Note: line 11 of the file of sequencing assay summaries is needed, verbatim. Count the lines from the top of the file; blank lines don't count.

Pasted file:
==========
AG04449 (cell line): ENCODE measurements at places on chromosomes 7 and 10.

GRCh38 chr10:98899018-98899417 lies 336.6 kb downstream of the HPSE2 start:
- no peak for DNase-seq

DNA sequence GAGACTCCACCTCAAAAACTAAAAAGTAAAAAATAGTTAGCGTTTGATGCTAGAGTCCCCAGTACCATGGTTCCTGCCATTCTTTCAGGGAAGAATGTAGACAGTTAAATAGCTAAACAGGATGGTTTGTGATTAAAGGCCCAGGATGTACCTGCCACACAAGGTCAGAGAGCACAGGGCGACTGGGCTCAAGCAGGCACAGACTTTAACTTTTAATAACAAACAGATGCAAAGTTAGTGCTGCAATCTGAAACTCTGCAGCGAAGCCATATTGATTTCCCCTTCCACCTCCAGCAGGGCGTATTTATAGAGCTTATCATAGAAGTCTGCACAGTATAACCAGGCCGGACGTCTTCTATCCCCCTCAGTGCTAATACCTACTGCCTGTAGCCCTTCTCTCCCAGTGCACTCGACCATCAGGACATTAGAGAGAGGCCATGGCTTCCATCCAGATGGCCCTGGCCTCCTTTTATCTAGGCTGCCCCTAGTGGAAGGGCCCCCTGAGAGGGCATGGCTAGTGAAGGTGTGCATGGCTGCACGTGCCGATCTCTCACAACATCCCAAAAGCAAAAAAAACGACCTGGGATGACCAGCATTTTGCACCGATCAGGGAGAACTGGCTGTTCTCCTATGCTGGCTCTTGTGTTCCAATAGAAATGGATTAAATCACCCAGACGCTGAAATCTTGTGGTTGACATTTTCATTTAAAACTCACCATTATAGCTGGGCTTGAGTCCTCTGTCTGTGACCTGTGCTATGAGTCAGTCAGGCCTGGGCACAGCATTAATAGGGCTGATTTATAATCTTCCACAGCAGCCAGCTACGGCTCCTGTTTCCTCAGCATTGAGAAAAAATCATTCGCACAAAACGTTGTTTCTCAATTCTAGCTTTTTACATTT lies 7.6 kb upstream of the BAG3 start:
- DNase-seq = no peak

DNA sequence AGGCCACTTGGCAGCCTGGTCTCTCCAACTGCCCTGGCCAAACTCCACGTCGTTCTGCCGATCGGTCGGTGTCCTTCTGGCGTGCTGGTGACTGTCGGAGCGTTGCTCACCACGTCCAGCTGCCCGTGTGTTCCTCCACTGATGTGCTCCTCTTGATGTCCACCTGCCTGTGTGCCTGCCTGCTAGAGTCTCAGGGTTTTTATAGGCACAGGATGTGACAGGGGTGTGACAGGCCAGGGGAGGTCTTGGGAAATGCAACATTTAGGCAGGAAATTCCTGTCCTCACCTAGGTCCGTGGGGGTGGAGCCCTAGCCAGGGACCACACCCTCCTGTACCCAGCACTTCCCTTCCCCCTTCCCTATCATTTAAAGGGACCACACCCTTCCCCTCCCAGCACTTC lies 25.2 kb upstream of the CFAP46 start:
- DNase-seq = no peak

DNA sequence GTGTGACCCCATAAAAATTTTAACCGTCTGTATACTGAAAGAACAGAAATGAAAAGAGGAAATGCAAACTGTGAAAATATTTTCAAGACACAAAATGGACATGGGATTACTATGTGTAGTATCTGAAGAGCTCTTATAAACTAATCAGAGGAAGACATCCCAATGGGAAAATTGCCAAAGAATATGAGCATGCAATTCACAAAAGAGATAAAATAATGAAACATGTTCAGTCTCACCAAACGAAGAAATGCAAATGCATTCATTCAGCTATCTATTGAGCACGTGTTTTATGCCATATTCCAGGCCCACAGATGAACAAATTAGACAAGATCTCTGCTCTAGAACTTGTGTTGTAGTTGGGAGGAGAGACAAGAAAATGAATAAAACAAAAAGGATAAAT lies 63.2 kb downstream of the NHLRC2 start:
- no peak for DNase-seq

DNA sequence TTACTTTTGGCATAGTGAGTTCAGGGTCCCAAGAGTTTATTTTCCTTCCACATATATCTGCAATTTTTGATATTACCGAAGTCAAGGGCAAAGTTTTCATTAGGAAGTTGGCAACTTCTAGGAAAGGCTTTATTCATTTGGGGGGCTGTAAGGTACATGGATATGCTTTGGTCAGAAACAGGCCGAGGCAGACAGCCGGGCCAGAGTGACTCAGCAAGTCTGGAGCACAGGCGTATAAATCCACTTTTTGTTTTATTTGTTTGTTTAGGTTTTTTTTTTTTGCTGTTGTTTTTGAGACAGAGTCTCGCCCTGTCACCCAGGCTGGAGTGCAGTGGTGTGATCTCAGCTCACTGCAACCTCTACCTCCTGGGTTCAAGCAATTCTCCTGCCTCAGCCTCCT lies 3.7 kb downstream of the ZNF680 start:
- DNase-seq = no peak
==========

- DNase-seq = no peak